My company has to image a large amount of machines by the end of the year. Each of the machines will have hardware RAID 1 and running CentOS 6.

What options do I have for automating the OS installation on these systems?
I have a little mini desktop I can set up as an install server, and we can get a switch to create an installation network, but I'm not sure how to go about actually performing the automated installs.


Cobbler was designed for this.

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  • Have you ever used Foreman? Any idea on the difference between the two? – Igor Oct 2 '12 at 18:23
  • Cobbler is for mass deployment of operating systems and foreman is an orchestration tool which works best with Puppet as far as I know. – Itai Ganot May 10 '17 at 20:40

HowToForge has a great article to get such a process started here

Basically, the following is a high-level list of activities that would be required:

  1. Establish a DHCP server that can support the number of clients (VLANs and such)
  2. Create an HTTP server that can host the installation
  3. Create a kickstart script for the installation. The kickstart can be based off the ks-anaconda.cfg file created when the OS is installed for the first time in the root home directory (normally located at /root/)
  4. Integrate the kickstart script and HTTP server with a TFTP server, to support PXE booting.
  5. Reboot target machines and PROFIT!
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The Foreman is a great interface for managing DNS, DHCP, PXE, Kickstart and Puppet.

Edit: You are better off placing whatever software you choose for installation, on a dedicated server. (Maybe your office can spare one from on of the 500+ they have) Even if you do this once or twice a year, this provisioning infrastructure belongs with the rest of your "important" infrastructure, not on a desktop.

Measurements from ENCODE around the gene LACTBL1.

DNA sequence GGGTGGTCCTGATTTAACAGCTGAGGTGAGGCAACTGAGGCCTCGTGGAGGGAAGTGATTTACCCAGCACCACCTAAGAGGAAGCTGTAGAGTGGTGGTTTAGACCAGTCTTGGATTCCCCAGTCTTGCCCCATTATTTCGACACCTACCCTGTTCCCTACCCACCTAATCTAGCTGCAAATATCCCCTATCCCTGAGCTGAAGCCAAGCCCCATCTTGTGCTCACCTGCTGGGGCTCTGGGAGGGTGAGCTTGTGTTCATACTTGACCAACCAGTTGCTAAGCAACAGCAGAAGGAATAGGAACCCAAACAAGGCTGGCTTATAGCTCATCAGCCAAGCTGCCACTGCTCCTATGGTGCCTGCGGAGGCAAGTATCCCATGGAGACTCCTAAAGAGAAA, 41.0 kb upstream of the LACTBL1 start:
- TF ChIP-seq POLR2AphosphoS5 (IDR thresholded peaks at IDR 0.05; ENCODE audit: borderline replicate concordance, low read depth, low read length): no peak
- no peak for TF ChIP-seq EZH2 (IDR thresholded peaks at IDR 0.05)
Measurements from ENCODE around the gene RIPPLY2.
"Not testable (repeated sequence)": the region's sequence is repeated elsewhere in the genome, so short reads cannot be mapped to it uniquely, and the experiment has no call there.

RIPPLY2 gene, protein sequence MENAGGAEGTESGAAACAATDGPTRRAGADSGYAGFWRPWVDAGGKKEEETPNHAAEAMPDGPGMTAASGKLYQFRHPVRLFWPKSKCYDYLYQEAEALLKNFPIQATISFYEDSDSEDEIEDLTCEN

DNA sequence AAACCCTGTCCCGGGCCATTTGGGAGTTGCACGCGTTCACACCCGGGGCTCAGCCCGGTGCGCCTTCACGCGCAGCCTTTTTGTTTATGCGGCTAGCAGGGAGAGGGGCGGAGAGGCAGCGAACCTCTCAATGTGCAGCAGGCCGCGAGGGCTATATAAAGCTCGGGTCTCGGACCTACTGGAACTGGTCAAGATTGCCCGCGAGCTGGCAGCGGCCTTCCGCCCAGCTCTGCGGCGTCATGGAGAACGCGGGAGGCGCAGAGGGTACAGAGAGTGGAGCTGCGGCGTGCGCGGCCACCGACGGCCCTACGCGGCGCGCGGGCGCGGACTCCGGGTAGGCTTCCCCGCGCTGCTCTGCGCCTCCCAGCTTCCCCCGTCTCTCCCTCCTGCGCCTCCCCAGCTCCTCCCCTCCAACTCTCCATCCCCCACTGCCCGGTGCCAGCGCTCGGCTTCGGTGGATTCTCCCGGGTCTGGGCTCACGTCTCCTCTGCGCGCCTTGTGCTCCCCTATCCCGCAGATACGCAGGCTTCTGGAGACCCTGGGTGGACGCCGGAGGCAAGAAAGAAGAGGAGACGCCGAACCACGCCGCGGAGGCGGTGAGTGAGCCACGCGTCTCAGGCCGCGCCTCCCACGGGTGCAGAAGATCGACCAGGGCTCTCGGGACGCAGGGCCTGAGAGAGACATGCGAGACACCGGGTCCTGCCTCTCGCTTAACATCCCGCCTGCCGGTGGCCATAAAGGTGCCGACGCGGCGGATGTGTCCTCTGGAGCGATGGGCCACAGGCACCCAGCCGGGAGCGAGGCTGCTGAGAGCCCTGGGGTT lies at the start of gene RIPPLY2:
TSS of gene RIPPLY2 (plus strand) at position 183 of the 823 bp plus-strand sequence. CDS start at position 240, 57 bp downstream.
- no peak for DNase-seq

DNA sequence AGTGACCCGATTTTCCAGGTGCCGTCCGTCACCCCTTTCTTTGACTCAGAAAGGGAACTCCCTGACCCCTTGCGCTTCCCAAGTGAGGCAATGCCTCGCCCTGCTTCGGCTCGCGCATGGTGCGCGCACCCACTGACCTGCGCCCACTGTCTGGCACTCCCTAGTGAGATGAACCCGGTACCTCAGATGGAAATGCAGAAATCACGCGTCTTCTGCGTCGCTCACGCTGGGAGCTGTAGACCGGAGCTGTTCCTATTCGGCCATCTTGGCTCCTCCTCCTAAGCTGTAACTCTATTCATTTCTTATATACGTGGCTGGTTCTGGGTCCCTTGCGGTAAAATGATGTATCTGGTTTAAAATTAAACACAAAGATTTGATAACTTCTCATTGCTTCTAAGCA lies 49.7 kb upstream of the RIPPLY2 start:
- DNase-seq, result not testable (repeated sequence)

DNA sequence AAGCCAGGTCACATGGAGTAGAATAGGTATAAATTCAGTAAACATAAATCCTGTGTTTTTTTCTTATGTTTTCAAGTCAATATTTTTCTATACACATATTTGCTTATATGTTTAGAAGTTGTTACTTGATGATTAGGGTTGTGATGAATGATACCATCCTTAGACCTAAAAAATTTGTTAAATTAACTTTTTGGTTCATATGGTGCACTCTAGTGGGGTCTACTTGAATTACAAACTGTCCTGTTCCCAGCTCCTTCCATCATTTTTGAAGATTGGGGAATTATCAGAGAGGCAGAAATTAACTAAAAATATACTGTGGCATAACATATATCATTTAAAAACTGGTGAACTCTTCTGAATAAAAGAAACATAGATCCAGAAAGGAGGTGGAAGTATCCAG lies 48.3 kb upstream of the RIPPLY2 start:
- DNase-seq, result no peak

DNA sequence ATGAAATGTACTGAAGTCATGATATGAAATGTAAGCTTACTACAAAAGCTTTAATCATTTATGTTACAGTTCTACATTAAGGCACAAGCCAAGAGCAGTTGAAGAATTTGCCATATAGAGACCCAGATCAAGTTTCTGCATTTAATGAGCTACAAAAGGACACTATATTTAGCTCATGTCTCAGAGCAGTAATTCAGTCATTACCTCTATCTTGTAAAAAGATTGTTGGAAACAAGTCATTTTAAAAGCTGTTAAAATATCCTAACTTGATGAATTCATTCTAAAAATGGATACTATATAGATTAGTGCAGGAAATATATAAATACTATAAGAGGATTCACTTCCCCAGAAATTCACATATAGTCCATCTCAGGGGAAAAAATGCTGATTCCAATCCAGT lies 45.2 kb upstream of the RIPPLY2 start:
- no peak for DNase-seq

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  • Would you have any idea if there is a difference between Cobbler and Foreman? – Igor Oct 2 '12 at 18:17
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    @Igor Both can do DNS, DHCP, PXE and Kickstart. Foreman also has deeper integration with Puppet. It can show puppet reports, let you assign 'Roles' and act as a 'External Node Classifier' for puppet. In a diverse Network, both tools take some effort to install and properly configure. But after that, some may find Foreman easier to use. If you use puppet, there are many benefits, and you may not need to keep re-imaging all servers. If you don't use puppet, there is not much advantage either way, as both are great tools. – Not Now Oct 2 '12 at 18:48

Disclaimer: I'm a Stacki developer; a Stacki user just pointed this question out to us. At the time the question was written, Stacki wasn't yet an open source project, but it is now, under active development with a growing community.

So even though the question is old now for completeness I'd like to add Stacki as a possibility, for future Googlers.